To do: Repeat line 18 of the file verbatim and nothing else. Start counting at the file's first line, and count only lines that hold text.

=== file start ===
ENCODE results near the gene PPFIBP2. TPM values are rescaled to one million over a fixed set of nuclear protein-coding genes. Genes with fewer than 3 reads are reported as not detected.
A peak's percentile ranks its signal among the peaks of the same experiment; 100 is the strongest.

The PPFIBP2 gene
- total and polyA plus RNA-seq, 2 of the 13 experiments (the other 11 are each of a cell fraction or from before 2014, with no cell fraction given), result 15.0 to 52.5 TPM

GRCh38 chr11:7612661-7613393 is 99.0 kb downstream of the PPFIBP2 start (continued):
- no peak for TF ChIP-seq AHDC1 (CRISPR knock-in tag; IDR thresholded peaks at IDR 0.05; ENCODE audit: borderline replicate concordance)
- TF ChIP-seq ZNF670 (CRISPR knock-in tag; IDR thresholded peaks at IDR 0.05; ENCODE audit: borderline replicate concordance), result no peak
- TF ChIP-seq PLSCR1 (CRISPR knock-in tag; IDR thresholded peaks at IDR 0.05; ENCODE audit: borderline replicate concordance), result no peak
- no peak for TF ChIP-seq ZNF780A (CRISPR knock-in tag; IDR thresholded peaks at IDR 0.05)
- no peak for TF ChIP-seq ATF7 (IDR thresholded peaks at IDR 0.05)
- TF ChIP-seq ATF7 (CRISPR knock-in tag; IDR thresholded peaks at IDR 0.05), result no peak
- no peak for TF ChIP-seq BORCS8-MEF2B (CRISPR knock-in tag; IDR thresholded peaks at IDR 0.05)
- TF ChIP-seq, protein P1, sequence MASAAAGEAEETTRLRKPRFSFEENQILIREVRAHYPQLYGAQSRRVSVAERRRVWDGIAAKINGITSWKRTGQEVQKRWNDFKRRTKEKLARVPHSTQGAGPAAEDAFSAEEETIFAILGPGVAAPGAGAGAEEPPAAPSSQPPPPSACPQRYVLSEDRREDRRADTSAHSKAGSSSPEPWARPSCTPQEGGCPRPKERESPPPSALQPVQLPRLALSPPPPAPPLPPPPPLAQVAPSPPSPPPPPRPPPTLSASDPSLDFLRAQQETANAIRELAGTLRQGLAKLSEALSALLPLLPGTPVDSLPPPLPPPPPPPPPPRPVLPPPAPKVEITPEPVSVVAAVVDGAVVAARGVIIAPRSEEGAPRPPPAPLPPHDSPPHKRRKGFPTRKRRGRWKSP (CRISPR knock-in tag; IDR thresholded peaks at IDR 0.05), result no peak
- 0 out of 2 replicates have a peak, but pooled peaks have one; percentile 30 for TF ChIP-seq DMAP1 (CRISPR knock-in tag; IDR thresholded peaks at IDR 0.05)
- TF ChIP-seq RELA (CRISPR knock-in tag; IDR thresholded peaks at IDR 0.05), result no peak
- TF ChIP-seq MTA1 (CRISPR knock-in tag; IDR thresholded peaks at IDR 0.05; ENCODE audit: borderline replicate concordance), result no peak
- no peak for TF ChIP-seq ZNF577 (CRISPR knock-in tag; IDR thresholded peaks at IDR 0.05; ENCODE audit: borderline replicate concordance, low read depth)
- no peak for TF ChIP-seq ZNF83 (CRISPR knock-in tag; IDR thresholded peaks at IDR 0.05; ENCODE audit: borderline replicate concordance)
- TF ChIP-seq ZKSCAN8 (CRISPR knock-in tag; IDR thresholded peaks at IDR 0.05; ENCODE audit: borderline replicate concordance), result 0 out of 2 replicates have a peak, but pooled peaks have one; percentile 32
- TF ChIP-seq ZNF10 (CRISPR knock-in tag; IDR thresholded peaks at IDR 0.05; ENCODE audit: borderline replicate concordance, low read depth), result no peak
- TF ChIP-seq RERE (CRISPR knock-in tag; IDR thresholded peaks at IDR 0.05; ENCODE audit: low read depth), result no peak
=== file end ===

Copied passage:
- no peak for TF ChIP-seq ZNF83 (CRISPR knock-in tag; IDR thresholded peaks at IDR 0.05; ENCODE audit: borderline replicate concordance)